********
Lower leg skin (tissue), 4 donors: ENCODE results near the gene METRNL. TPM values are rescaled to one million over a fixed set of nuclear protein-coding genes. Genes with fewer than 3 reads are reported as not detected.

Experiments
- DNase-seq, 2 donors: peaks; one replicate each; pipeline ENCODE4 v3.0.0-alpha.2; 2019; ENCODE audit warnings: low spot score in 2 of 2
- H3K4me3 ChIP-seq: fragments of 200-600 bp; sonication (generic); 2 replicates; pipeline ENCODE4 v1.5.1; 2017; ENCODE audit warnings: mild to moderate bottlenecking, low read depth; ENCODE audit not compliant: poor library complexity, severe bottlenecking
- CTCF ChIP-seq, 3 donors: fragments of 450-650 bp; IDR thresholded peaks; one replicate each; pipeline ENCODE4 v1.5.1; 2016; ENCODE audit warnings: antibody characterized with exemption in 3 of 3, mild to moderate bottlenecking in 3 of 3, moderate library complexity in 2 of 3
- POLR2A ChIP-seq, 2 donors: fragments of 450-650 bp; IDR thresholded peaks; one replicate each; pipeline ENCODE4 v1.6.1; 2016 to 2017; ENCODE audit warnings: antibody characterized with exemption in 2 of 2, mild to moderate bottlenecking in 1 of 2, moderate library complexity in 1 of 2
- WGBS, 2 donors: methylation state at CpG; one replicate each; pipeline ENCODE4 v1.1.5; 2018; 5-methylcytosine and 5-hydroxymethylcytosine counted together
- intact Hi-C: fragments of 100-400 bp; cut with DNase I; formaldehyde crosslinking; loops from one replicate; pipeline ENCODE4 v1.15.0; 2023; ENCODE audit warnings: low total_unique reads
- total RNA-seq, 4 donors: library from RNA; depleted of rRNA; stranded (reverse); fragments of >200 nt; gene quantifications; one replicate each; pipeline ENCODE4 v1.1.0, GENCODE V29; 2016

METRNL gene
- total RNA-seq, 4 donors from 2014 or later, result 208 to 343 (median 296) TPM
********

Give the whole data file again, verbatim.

Lower leg skin (tissue), 4 donors: ENCODE results near the gene METRNL. TPM values are rescaled to one million over a fixed set of nuclear protein-coding genes. Genes with fewer than 3 reads are reported as not detected.

Experiments
- DNase-seq, 2 donors: peaks; one replicate each; pipeline ENCODE4 v3.0.0-alpha.2; 2019; ENCODE audit warnings: low spot score in 2 of 2
- H3K4me3 ChIP-seq: fragments of 200-600 bp; sonication (generic); 2 replicates; pipeline ENCODE4 v1.5.1; 2017; ENCODE audit warnings: mild to moderate bottlenecking, low read depth; ENCODE audit not compliant: poor library complexity, severe bottlenecking
- CTCF ChIP-seq, 3 donors: fragments of 450-650 bp; IDR thresholded peaks; one replicate each; pipeline ENCODE4 v1.5.1; 2016; ENCODE audit warnings: antibody characterized with exemption in 3 of 3, mild to moderate bottlenecking in 3 of 3, moderate library complexity in 2 of 3
- POLR2A ChIP-seq, 2 donors: fragments of 450-650 bp; IDR thresholded peaks; one replicate each; pipeline ENCODE4 v1.6.1; 2016 to 2017; ENCODE audit warnings: antibody characterized with exemption in 2 of 2, mild to moderate bottlenecking in 1 of 2, moderate library complexity in 1 of 2
- WGBS, 2 donors: methylation state at CpG; one replicate each; pipeline ENCODE4 v1.1.5; 2018; 5-methylcytosine and 5-hydroxymethylcytosine counted together
- intact Hi-C: fragments of 100-400 bp; cut with DNase I; formaldehyde crosslinking; loops from one replicate; pipeline ENCODE4 v1.15.0; 2023; ENCODE audit warnings: low total_unique reads
- total RNA-seq, 4 donors: library from RNA; depleted of rRNA; stranded (reverse); fragments of >200 nt; gene quantifications; one replicate each; pipeline ENCODE4 v1.1.0, GENCODE V29; 2016

METRNL gene
- total RNA-seq, 4 donors from 2014 or later, result 208 to 343 (median 296) TPM